Purpose of Study: Examine the effect of a mid-morning snack of pecans vs. a high-carbohydrate savory snack (unsalted pretzels) on appetite (subjective feelings of hunger, fullness), energy expenditure, blood biomarkers of appetite and metabolism and ad libitum food intake at lunch.

Anticipated Results: The researchers hypothesize that pecans will provoke greater feelings of fullness and reduced hunger after the snack and lunch meal consumption (on either a calorie per calorie or volume basis.) They also hypothesize that the pecan snack will provoke greater responses of satiety hormones compared to pretzels and increase energy expenditure and fat oxidation post consumption.

Benefit to Industry: Provide a comprehensive characterization of the effects of pecan snacks on appetite, blood appetite hormone and energy substrates and energy expenditure. The data can be also used to generate hypotheses for testing in longer term studies aimed at understanding the potential benefits of pecans on nutrition and body weight management.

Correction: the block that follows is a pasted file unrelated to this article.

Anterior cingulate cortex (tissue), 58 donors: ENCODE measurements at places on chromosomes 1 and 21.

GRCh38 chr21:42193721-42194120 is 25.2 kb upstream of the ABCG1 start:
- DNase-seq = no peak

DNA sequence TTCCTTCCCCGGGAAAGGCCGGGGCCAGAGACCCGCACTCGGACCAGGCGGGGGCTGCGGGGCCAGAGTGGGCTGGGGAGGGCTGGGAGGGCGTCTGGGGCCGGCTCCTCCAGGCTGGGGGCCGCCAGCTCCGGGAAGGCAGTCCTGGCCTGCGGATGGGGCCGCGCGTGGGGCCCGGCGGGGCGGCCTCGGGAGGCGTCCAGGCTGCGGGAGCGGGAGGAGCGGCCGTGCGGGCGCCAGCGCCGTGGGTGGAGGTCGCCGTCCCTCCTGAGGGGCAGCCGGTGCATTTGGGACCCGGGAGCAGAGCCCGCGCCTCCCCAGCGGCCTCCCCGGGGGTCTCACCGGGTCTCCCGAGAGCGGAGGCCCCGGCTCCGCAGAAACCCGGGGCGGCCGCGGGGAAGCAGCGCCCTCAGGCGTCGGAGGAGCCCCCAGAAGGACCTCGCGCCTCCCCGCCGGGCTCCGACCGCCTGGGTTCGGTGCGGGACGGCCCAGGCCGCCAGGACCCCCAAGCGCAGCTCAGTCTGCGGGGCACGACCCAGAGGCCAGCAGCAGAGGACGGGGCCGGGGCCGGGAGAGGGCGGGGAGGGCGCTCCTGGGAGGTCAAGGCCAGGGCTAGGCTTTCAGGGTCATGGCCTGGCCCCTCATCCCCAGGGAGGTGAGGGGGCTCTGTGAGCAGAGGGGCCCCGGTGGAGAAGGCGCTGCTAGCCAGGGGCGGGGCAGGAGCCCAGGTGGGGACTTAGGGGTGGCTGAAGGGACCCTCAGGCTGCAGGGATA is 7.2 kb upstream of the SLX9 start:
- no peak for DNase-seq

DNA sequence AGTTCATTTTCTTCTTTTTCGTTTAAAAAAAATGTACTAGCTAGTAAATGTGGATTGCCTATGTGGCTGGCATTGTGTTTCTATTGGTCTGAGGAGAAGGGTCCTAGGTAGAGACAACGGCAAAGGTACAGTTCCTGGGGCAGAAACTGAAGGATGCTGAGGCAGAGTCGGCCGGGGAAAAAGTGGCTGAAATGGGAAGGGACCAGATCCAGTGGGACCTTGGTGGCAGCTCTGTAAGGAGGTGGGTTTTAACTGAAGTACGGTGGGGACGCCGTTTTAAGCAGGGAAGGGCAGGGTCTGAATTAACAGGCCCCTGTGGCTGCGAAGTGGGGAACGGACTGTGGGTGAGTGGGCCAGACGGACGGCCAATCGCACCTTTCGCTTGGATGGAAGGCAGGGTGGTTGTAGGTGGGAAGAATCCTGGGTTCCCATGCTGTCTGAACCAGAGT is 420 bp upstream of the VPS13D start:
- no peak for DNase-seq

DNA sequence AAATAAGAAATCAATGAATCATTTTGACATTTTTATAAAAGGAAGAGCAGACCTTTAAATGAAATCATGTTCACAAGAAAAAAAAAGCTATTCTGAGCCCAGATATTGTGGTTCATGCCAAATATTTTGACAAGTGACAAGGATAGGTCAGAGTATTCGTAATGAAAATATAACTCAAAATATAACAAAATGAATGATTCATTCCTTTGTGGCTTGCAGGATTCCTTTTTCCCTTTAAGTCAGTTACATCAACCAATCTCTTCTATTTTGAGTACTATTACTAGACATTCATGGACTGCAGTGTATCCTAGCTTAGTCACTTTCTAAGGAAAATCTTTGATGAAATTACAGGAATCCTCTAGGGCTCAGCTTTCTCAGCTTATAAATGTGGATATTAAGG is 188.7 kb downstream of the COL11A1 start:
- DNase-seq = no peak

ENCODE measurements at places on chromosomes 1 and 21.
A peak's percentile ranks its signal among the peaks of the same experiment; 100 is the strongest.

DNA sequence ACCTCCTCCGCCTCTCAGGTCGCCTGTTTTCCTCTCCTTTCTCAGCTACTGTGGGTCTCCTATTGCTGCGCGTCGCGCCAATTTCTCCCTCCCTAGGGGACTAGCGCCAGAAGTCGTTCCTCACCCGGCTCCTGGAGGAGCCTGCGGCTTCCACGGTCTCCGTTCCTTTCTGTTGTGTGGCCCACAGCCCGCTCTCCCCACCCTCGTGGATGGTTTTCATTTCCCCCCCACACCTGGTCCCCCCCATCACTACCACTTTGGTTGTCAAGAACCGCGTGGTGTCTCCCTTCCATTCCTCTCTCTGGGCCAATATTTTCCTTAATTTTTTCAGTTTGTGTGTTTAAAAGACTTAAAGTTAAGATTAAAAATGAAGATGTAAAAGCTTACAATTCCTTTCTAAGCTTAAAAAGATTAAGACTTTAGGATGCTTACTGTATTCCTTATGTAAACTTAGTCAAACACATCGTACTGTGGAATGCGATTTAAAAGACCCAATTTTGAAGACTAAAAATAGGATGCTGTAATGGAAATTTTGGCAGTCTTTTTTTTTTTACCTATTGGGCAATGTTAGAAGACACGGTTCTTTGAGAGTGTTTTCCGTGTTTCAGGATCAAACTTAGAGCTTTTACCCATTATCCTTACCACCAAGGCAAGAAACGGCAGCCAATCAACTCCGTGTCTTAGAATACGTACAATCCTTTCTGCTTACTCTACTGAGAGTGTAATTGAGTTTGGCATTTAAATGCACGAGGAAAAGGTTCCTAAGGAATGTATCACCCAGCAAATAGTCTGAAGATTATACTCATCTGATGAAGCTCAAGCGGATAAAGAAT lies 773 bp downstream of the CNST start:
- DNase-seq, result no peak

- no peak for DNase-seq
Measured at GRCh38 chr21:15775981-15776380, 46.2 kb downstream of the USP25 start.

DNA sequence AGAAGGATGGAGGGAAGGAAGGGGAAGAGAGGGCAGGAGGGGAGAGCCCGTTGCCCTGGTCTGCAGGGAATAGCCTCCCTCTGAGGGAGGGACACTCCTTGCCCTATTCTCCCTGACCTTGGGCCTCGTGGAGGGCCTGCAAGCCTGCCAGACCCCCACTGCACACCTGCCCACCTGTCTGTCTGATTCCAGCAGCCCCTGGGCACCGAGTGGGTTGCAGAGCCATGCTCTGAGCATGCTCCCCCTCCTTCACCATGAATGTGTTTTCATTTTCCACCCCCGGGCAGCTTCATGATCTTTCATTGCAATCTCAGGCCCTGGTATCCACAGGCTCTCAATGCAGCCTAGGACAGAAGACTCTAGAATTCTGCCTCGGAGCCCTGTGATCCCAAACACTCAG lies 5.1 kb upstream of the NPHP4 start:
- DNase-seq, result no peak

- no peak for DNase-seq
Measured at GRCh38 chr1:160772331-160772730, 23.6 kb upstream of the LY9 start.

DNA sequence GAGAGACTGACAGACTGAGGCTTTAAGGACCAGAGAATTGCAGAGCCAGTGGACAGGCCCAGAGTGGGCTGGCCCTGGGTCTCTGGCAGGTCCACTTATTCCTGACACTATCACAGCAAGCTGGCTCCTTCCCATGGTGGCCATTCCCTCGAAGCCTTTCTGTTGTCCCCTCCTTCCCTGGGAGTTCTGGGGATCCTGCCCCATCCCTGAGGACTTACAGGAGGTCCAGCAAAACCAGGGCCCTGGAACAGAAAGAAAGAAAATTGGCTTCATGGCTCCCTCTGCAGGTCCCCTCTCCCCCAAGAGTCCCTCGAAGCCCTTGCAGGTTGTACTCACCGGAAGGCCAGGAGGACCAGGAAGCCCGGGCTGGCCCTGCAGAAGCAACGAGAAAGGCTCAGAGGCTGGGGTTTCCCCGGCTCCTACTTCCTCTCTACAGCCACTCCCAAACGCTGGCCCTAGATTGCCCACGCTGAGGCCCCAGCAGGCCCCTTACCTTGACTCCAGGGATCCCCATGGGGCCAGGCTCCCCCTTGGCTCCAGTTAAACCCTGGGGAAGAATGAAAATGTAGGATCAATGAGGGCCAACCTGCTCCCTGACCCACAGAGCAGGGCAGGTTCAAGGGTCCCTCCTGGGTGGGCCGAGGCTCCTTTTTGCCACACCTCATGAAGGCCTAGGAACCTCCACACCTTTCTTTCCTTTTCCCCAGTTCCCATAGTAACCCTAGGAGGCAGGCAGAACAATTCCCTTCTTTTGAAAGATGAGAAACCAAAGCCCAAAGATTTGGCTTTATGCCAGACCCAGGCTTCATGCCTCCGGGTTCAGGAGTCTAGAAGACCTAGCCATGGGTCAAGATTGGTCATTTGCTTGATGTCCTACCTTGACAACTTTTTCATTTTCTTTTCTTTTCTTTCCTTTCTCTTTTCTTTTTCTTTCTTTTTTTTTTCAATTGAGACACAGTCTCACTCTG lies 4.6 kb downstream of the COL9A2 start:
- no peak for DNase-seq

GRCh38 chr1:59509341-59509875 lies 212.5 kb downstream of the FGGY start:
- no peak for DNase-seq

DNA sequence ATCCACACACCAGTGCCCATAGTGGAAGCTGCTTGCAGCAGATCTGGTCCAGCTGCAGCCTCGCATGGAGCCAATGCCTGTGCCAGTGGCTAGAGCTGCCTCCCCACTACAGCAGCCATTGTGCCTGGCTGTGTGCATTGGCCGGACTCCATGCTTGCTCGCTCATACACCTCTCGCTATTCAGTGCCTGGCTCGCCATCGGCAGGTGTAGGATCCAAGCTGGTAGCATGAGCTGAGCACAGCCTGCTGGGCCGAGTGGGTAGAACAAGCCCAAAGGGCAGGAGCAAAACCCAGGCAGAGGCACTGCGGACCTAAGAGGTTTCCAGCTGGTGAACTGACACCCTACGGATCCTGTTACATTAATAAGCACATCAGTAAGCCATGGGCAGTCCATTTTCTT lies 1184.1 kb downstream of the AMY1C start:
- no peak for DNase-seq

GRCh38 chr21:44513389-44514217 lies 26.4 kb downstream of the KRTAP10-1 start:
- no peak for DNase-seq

A Look Ahead…
The APC has begun to take strides in conducting human nutrition research specific to pecans, but we have just scratched the surface with three pioneer studies currently underway. Some other potential areas of interest for future nutrition research include, but are not limited to diabetes, stress relief and male-reproductive health. Many older commodity boards have well-established research programs dating back decades and they continue to invest largely in nutrition research and sustainability efforts, showing how much value they continue to place there. We have a lot we can learn from the path they have paved as we continue to invest in nutrition research studies and getting the message out on the nutrition story unique to pecans.